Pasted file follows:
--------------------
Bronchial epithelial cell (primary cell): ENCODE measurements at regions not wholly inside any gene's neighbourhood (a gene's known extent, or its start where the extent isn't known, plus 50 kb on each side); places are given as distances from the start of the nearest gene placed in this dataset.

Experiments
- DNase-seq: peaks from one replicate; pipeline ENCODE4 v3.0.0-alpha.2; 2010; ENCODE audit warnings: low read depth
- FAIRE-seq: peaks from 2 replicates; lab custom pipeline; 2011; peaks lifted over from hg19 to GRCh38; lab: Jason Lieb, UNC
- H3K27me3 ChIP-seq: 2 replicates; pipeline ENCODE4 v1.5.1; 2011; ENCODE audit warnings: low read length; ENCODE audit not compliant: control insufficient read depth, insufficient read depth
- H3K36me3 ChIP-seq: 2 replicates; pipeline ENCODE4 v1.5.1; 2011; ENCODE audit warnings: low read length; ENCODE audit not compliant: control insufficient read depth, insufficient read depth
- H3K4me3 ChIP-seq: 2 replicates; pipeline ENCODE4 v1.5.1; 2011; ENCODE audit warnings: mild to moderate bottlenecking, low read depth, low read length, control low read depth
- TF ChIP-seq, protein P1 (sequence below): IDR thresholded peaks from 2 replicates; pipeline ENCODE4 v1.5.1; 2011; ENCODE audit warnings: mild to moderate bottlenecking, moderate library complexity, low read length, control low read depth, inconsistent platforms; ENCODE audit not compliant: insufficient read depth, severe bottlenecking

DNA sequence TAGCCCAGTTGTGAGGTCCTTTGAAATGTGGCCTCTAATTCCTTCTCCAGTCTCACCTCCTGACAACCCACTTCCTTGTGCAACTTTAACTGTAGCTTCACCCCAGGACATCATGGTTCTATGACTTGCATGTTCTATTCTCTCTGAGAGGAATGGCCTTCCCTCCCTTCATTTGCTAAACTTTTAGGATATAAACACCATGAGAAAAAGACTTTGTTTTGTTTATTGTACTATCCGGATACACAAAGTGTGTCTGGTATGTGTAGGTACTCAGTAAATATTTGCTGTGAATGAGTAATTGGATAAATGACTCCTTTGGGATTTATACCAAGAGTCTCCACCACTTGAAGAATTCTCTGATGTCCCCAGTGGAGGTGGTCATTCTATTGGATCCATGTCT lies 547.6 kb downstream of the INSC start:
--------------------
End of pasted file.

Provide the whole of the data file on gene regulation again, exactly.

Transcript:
Bronchial epithelial cell (primary cell): ENCODE measurements at regions not wholly inside any gene's neighbourhood (a gene's known extent, or its start where the extent isn't known, plus 50 kb on each side); places are given as distances from the start of the nearest gene placed in this dataset.

Experiments
- DNase-seq: peaks from one replicate; pipeline ENCODE4 v3.0.0-alpha.2; 2010; ENCODE audit warnings: low read depth
- FAIRE-seq: peaks from 2 replicates; lab custom pipeline; 2011; peaks lifted over from hg19 to GRCh38; lab: Jason Lieb, UNC
- H3K27me3 ChIP-seq: 2 replicates; pipeline ENCODE4 v1.5.1; 2011; ENCODE audit warnings: low read length; ENCODE audit not compliant: control insufficient read depth, insufficient read depth
- H3K36me3 ChIP-seq: 2 replicates; pipeline ENCODE4 v1.5.1; 2011; ENCODE audit warnings: low read length; ENCODE audit not compliant: control insufficient read depth, insufficient read depth
- H3K4me3 ChIP-seq: 2 replicates; pipeline ENCODE4 v1.5.1; 2011; ENCODE audit warnings: mild to moderate bottlenecking, low read depth, low read length, control low read depth
- TF ChIP-seq, protein P1 (sequence below): IDR thresholded peaks from 2 replicates; pipeline ENCODE4 v1.5.1; 2011; ENCODE audit warnings: mild to moderate bottlenecking, moderate library complexity, low read length, control low read depth, inconsistent platforms; ENCODE audit not compliant: insufficient read depth, severe bottlenecking

DNA sequence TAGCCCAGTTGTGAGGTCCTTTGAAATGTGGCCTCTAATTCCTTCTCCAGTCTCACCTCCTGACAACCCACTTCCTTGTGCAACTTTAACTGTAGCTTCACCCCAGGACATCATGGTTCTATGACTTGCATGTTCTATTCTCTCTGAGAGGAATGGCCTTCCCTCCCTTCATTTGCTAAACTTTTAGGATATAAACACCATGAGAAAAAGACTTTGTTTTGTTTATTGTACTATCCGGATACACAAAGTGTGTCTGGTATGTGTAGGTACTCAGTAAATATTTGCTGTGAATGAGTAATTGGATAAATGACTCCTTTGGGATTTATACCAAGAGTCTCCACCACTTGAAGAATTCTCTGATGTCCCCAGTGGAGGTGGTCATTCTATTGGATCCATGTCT lies 547.6 kb downstream of the INSC start: